GENEVA, March 5 (KUNA) -- The United Nations Children's Fund (UNICEF) said
on Tuesday that it needs USD 20 million for its education programs in Syria
during the first six months of current year, of which it has received no more
than USD 3 million.
The Syrian conflict has deprived hundreds of thousands of children of their
education, UNICEF said in a press release, adding that school infrastructure
has been severely damaged, while attendance rates are plummeting.
Almost two years into the Syria crisis, the escalating level of violence is
threatening the education of hundreds of thousands of children, UNICEF noted
in its 2012 education assessment.
One fifth of the country's schools have suffered direct physical damage or
are being used to shelter displaced persons.
In cities where the conflict has been most intense, some children have
already missed out on almost two years of schooling.
"The education system in Syria is reeling from the impact of violence,"
said Youssef Abdel-Jelil, UNICEF Syria representative, adding that "Syria once
prided itself on the quality of its schools. Now it's seeing the gains it made
over the years rapidly reversed."
The UNICEF assessment also noted that many parents are now reluctant to
send their children to school, fearing for their safety.
Among other findings in the assessment, at least 2,400 schools have been
damaged or destroyed, including 772 in Idlib, 50 percent of the total, 300 in
Aleppo and another 300 in Daraa, while over 1,500 schools are being used as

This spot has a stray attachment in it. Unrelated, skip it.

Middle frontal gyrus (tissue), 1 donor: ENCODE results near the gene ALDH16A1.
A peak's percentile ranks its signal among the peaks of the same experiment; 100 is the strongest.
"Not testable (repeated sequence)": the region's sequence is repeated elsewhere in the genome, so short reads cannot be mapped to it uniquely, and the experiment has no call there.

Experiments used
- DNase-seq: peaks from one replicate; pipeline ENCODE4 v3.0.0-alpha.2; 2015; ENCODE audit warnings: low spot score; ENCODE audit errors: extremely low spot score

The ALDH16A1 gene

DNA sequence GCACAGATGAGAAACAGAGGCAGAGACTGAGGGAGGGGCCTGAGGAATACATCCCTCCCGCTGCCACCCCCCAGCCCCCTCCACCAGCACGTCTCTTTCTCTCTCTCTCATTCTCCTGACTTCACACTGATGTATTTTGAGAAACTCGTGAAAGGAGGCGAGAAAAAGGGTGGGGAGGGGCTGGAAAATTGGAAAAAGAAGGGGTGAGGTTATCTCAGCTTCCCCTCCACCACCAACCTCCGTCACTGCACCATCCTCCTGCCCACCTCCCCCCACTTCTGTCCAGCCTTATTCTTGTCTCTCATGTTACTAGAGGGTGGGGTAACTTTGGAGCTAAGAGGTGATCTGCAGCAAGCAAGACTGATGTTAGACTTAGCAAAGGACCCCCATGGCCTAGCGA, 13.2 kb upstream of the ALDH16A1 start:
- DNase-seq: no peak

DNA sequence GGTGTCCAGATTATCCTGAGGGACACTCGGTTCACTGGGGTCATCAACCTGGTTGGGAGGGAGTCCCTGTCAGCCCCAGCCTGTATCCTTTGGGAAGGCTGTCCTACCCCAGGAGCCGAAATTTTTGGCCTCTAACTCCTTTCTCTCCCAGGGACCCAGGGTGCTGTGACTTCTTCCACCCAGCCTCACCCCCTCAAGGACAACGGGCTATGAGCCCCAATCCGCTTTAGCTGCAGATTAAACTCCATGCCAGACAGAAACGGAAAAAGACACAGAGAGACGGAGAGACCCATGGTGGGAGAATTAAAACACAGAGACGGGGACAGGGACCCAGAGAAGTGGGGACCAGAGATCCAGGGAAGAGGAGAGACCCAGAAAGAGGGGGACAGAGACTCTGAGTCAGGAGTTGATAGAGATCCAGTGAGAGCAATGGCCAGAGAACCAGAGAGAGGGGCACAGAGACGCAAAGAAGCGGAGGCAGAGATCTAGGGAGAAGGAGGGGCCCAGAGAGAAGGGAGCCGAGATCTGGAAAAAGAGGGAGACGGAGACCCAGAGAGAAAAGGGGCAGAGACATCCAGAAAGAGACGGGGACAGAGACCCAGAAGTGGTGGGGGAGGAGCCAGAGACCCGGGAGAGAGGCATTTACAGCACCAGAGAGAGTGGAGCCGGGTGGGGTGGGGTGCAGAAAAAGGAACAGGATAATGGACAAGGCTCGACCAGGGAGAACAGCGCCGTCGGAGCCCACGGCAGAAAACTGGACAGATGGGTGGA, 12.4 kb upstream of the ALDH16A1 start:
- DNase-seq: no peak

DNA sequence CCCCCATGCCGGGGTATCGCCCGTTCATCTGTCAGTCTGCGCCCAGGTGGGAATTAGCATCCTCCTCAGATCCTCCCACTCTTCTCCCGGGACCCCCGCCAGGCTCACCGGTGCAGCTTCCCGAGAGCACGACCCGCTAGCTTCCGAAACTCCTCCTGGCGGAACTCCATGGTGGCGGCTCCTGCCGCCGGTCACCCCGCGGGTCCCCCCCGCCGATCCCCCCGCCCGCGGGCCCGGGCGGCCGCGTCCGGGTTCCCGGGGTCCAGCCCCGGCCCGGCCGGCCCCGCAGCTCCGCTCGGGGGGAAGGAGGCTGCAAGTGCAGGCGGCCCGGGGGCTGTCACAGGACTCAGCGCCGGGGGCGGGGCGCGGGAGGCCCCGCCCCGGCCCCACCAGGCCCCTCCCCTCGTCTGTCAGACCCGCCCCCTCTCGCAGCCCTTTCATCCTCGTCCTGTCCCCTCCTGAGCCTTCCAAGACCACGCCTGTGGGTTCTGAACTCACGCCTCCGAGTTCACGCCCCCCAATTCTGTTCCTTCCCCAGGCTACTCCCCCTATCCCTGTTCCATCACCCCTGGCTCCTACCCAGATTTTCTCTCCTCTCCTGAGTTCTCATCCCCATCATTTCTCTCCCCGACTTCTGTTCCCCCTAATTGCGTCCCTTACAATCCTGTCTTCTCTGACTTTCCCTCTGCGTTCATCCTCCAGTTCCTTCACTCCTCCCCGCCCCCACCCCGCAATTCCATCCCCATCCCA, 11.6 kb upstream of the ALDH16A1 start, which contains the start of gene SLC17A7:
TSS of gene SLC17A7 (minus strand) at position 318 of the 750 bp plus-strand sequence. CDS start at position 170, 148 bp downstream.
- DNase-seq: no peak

shelters for displaced persons.
Furthermore, more than 110 teachers and other staff have been killed and
many others are no longer reporting for work.
In Idlib, for example, teacher attendance is no more than 55 percent, while
in Aleppo; children attendance rate has dropped to as low as 6 percent, and
some schools have been used by armed forces and groups involved in the
The assessment said schools in Idlib, Aleppo, and Daraa, where fighting has
been particularly severe, are among the worst affected. As a result,
schoolchildren are often failing to turn up for class, sometimes attending
only twice a week.
In areas hosting high numbers of displaced families, classes are
overcrowded, sometimes hosting up to 100 students.
"Being in school makes children feel safe and protected and leaves parents
hopeful about their children's future", said Abdel-Jelil, indicating at the
same time "that's why so many parents we talk to single out education as their
Working to address children's learning needs inside Syria, UNICEF is
supporting more than 170 school clubs in Homs, Daraa, Rural Damascus, Tartous,
Lattakia, Hama, and Quneitra. The clubs allow some 40,000 children to receive
much needed remedial education and take part in recreational activities.
UNICEF is also providing teaching and learning supplies, and rehabilitating
damaged schools. However, an additional USD 1 million is needed to keep the
clubs open until the end of May.
Funding shortfalls are also preventing the provision of urgently-needed
pre-fabricated classrooms, repairs and rehabilitation of learning spaces, and
the provision of teaching and learning materials.
UNICEF Syria's priorities in education include providing 1 million children
with school materials, increasing access to education for 150,000 children,
particularly among the internally displaced, providing 300,000 children with
emotional support, and providing pre-fabricated classrooms to increase
attendance and support the resumption of educational activities. (end)
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